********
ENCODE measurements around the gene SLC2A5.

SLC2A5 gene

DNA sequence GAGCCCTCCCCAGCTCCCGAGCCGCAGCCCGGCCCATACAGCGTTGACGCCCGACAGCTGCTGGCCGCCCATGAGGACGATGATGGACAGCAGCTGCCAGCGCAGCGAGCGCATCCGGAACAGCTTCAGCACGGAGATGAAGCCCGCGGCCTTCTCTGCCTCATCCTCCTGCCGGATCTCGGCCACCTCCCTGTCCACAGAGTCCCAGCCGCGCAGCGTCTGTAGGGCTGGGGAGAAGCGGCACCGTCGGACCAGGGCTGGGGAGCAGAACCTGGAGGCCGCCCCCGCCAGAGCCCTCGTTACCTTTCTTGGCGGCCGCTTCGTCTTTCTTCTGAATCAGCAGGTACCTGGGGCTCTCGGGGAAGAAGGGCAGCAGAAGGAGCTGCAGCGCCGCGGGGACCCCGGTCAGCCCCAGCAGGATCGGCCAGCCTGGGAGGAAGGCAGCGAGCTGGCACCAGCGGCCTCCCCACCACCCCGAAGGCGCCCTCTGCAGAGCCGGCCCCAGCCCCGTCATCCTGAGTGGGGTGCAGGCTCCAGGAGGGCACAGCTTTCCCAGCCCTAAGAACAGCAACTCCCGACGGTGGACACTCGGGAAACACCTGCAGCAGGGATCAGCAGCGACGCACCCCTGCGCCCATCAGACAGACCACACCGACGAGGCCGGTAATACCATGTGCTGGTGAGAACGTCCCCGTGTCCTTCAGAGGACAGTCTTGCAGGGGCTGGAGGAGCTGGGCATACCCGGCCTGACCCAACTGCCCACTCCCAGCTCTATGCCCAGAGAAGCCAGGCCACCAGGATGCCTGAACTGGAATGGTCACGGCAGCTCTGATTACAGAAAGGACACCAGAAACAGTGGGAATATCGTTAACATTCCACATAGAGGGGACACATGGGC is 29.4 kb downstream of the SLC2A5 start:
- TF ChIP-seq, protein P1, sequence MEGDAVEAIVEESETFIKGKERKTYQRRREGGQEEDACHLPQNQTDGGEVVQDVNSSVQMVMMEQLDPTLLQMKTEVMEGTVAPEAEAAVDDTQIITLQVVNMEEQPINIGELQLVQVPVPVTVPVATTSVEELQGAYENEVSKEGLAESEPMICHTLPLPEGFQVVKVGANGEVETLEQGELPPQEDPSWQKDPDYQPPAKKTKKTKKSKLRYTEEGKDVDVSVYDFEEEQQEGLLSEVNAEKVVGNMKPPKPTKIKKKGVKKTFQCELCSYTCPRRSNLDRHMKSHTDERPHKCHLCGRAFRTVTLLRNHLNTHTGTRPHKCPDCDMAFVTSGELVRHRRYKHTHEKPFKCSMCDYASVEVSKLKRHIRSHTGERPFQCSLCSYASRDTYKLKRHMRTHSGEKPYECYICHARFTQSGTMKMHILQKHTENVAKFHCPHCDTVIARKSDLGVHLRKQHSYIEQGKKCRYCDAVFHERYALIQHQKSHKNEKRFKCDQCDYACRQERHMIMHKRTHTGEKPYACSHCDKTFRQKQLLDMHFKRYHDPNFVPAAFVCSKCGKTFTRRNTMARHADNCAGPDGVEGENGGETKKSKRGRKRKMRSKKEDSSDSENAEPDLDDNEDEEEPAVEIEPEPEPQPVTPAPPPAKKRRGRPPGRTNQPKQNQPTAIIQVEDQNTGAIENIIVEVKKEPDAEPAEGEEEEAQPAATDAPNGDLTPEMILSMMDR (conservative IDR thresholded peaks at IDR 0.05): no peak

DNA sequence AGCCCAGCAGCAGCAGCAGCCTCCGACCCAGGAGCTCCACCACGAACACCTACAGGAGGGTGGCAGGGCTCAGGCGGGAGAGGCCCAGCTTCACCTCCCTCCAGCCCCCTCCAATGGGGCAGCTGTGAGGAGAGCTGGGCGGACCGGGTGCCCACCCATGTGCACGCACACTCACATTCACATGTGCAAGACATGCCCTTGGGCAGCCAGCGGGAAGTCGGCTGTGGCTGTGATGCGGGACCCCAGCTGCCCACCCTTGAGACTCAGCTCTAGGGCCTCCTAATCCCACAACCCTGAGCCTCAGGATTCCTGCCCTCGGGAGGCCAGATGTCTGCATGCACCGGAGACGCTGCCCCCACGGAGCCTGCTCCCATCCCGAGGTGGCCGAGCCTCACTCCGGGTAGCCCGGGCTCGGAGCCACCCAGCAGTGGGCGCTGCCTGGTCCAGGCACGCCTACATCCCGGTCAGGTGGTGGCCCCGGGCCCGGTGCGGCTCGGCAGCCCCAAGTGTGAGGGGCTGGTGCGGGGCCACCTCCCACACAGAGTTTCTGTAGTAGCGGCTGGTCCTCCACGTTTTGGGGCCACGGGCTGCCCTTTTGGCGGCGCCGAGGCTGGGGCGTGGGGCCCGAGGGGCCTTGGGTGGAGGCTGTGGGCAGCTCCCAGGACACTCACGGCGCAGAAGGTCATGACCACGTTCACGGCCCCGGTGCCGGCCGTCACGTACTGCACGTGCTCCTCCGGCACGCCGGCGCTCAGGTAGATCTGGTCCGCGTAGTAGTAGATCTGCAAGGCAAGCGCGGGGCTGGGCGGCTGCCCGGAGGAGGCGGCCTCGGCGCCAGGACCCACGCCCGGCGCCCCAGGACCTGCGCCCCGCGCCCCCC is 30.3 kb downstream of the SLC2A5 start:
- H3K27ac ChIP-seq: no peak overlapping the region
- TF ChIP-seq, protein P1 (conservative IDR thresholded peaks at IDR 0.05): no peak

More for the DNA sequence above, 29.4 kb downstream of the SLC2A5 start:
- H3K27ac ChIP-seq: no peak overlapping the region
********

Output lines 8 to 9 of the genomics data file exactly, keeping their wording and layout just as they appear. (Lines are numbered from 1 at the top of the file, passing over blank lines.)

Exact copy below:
More for the DNA sequence above, 29.4 kb downstream of the SLC2A5 start:
- H3K27ac ChIP-seq: no peak overlapping the region